Forget about the three runs and 11 hits allowed. Instead, let’s focus on Teheran’s tally of 72 strikes and just 20 balls — the fewest he’s thrown in a single outing this year.
Actually, let’s go back to the runs and hits for a second. Heading into Saturday, the Padres ranked dead last in the vital offensive categories of runs, hits, doubles, triples, RBI, batting average, on-base percentage, slugging and OPS. (San Diego also ranks 30th in homers. Ugh.)
"I kind of feel like I had my best stuff … they were swinging," said Teheran, who has recorded five-plus strikeouts in 18 of his 22 seasonal starts.
For Teheran’s final move, he struck out Padres pinch-hitter Carlos Quentin in 6th and displayed some rare emotion.
"I knew they were (in position) to tie the game, and I didn’t want that to happen," said Teheran.
The bullpen fared even better than Teheran, with Shae Simmons, Anthony Varvaro, Jordan Walden and closer Craig Kimbrel (31st save — one pitch hit 100 on the radar) combining for five strikeouts and zero hits allowed in the final three frames.
Of course, Teheran’s contribution wasn’t exclusive to pitching. His picture-perfect, suicide-squeeze RBI bunt in the 4th allowed Chris Johnson (two RBI) to score the eventual game-winner.
In his postgame address, Braves skipper Fredi Gonzalez revealed that a few of his starting pitchers have a knack for executing sacrifice bunts, and that Teheran "is one of those, obviously."
San Diego’s offensive shortcomings carried over to the defensive end, with the Padres committing three crucial errors and looking sloppy, at large, in the infield.
As a capper, Freddie Freeman (three hits) notched an RBI single to put the final touches on Atlanta’s four-run spurt.
"It wasn’t really pretty baseball," said Gonzalez, lamenting the struggles of both clubs. However, "(the Padres) didn’t get the outs (in the 4th), and we made them pay for it."
The 25-year-old second baseman has, for the most part, enjoyed a nice rookie season in the majors, entering the game with rock-solid tallies in batting average (.276), OBP (.345), steals (two) and runs (13).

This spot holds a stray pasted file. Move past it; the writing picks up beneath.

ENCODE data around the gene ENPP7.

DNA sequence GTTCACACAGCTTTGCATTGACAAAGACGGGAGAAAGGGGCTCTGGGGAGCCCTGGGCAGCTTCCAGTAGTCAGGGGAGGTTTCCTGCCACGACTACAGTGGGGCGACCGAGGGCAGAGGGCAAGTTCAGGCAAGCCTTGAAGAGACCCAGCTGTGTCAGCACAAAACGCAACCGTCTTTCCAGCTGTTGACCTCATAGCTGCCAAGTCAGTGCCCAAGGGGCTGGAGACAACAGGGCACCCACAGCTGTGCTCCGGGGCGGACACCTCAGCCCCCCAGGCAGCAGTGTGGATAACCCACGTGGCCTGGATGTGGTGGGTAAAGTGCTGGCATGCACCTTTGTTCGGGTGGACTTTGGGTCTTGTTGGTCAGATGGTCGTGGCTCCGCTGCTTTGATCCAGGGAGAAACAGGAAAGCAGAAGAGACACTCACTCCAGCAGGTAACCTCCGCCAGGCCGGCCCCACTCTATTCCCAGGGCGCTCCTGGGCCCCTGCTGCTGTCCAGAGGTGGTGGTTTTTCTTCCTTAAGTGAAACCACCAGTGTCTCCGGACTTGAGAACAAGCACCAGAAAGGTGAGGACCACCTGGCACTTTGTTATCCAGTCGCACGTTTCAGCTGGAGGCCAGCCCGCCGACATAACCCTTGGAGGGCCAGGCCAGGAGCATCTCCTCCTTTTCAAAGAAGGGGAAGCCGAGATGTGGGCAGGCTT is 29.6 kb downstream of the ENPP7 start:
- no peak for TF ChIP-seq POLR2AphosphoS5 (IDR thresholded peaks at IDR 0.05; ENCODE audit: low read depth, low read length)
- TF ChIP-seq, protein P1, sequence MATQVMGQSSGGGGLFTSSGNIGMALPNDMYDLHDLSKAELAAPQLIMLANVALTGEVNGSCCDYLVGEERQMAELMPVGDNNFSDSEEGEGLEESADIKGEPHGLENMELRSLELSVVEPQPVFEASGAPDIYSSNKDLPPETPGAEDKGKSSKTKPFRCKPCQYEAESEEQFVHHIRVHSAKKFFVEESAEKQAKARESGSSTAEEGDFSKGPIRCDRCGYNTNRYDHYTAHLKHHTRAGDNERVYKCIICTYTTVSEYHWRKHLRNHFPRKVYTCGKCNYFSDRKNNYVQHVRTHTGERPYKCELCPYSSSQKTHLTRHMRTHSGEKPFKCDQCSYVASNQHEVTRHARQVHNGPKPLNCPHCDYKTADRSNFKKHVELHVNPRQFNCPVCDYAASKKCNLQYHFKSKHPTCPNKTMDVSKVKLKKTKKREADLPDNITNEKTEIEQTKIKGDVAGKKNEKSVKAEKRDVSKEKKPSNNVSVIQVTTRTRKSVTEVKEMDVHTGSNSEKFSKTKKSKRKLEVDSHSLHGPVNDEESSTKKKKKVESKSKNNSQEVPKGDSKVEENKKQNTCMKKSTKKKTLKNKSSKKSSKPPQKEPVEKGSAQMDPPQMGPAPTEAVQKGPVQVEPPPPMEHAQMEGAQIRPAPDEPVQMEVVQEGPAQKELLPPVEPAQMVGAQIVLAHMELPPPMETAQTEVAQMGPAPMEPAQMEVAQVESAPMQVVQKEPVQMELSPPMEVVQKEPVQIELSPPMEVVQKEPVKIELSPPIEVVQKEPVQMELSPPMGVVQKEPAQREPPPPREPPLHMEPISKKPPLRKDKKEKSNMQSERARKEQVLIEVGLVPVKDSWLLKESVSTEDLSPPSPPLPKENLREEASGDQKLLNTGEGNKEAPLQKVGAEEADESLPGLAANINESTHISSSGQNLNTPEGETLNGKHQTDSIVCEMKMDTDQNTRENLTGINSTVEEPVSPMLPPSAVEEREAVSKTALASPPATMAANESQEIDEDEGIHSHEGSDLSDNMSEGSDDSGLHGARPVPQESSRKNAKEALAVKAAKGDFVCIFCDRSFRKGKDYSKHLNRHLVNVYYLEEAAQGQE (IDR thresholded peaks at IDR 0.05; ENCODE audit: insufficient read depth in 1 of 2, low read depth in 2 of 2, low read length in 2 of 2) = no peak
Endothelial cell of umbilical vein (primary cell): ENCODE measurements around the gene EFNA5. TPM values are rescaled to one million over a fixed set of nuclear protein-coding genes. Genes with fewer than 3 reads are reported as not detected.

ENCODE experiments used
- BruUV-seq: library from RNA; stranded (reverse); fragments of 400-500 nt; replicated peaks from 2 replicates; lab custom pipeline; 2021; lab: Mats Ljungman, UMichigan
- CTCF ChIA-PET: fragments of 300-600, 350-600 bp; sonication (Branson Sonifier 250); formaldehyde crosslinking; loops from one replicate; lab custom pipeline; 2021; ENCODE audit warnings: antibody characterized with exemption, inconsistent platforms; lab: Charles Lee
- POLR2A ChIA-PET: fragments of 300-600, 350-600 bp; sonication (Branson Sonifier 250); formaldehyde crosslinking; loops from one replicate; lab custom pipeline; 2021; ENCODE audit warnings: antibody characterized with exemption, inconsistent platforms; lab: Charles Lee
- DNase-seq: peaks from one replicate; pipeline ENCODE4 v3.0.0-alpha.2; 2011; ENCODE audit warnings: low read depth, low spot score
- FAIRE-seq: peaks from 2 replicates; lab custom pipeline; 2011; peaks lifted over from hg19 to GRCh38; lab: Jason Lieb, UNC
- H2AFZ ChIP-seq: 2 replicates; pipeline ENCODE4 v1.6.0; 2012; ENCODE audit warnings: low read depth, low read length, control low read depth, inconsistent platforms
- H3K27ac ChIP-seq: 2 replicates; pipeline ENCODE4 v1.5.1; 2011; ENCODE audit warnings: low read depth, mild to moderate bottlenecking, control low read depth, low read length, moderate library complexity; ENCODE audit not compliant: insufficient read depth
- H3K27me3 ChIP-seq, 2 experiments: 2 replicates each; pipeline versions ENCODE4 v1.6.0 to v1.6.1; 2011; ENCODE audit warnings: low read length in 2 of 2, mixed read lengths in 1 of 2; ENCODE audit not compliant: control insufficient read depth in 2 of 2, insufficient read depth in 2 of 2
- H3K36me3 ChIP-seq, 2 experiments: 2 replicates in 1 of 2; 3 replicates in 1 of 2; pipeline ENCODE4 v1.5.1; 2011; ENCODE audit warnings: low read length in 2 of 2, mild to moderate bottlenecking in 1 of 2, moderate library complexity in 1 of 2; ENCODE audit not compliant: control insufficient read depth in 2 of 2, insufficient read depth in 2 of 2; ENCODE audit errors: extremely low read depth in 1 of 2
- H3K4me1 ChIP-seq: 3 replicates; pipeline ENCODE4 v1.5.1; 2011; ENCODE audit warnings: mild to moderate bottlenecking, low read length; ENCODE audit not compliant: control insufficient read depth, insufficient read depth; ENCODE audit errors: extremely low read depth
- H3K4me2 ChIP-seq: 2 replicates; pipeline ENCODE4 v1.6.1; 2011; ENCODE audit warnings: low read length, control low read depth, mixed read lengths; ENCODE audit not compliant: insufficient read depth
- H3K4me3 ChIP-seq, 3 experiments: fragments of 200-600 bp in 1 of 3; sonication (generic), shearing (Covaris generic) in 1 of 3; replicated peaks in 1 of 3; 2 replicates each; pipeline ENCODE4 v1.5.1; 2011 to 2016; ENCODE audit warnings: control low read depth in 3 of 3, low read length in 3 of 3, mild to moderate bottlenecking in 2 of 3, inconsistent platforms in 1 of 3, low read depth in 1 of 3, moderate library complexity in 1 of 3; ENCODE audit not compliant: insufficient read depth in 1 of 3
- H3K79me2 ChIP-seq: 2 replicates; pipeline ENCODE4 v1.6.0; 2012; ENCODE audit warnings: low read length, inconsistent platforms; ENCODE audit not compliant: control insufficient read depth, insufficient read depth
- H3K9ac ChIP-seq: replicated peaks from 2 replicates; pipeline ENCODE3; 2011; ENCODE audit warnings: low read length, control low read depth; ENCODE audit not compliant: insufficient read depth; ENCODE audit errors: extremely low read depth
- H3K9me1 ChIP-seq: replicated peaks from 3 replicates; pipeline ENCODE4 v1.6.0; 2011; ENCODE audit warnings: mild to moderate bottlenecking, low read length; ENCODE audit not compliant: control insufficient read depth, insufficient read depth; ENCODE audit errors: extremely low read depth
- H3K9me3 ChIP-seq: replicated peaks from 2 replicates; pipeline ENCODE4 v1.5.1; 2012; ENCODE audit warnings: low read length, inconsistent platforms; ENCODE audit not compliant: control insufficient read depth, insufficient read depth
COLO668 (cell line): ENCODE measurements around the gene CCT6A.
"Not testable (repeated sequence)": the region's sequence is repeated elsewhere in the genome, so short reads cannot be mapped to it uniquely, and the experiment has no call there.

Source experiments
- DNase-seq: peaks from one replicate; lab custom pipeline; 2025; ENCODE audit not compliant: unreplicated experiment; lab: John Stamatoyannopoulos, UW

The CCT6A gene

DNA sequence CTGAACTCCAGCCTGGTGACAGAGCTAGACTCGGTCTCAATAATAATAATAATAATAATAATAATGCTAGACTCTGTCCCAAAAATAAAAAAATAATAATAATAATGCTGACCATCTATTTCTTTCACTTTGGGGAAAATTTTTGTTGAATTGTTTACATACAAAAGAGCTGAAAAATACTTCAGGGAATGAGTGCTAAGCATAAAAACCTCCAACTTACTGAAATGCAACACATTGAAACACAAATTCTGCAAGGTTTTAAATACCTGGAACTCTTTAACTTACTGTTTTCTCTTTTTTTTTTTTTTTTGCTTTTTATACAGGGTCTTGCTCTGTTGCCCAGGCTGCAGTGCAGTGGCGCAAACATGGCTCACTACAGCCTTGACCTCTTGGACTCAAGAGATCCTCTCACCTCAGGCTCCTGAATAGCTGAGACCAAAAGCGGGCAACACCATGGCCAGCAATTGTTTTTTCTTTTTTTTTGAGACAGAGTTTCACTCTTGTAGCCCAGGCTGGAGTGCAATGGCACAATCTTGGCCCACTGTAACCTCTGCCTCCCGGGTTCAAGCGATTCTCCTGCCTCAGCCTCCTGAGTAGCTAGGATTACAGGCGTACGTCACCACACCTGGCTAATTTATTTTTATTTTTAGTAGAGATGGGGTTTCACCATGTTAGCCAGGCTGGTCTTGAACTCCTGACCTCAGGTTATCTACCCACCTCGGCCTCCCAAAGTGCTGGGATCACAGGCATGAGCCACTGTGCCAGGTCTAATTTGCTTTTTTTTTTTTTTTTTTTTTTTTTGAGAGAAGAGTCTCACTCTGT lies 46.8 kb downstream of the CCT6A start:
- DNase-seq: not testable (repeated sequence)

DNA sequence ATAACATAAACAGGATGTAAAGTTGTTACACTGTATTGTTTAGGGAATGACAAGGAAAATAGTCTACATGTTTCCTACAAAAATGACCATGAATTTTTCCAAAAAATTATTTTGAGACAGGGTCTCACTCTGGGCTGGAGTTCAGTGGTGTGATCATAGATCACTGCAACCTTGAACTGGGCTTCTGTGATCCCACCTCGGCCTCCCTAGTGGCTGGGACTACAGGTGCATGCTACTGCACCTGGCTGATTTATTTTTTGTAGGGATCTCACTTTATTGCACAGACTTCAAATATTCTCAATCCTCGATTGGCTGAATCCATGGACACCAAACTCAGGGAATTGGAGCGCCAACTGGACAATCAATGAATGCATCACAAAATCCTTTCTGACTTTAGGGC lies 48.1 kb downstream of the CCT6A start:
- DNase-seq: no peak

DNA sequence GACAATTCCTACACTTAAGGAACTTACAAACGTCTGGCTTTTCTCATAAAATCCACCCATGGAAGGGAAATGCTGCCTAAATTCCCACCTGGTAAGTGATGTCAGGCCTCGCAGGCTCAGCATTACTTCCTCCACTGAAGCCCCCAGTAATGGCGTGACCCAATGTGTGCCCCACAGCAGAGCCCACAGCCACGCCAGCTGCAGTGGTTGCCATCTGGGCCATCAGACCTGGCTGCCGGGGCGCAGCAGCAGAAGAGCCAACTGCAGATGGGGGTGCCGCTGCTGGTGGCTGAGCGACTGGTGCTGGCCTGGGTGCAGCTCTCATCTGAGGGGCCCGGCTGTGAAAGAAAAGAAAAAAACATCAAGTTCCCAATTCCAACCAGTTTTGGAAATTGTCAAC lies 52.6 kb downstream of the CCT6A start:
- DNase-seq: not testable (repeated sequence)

But there was one black mark on his seasonal resume: Heading into Saturday, La Stella was hitting a woeful .067 at the 2 spot. Well, fast forward a few hours, as the Coastal Carolina product rebounded with three singles … boosting his 2-hole batting average to .147.
"I thought we had a good game plan against (Padres starter Odrisamer Despaigne). … This guy looks like he’s throwing a whiffle-ball game — sometimes it’s 93 (mph) or it’s a curveball at 64," said Gonzalez, marveling at the many pitching angles of Despaigne, who took a no-hitter into the 8th against the Mets last Sunday. "We did a nice job of being patient."
That aside, it’s interesting to see how the Braves and Dodgers (57-47, 2nd in NL West heading into Saturday) are on track for another go-round in the Divisional Series round — a five-game series that would give Los Angeles two supreme advantages:
a) Dodger Stadium would be the venue for Games 1, 2 and 5 (if necessary) — unlike last year.
b) Two-time Cy Young Clayton Kershaw (11-2, 1.92 ERA, 0.84 WHIP, 134/14 K-BB heading into Saturday) would be a prohibitive favorite to win both starts.
For starters, Atlanta (trailing Washington) and Los Angeles (behind San Francisco entering Saturday) are well within range of capturing division titles; and from a wild-card perspective, St. Louis (55-48), Pittsburgh (54-49) and Cincinnati (52-51) could easily vault to the top of that heap with a simple hot streak.
Which begs the two-part question: If the Braves made the NL playoffs as a non-division champ … who would start the win-or-go-home Wild Card Game and what would be the subsequent order of the Atlanta rotation for the NLDS?
Assuming he’s on four or five days’ rest.
Under that rationale, Teheran would likely get the ball for Game 3 of the NLDS (assuming at least four days’ rest). Prior to that, Ervin Santana (9-6, 3.87 ERA, 1.27 WHIP, 107/37 K-BB) and Aaron Harang (9-6, 3.31 ERA, 1.37 WHIP, 104/49 K-BB) would earn starts for Games 1 and 2.
Atlanta made a huge investment on Santana during the offseason (1 year, $14 million); and with that … comes the pressure of leading the team through a playoff round — if Teheran’s not available.
As for Game 4, Alex Wood (3.44 ERA) would get the slight nod over Mike Minor (3-6, 5.32 ERA), even though the memories of Minor’s gem from Game 2 of the NLDS remain fresh. He was awesome that night against the Dodgers.
The beauty of that tough decision? Minor still has nine weeks to recapture his mojo … and cement a spot in a hypothetical-but-getting-more-real-by-the-day postseason rotation.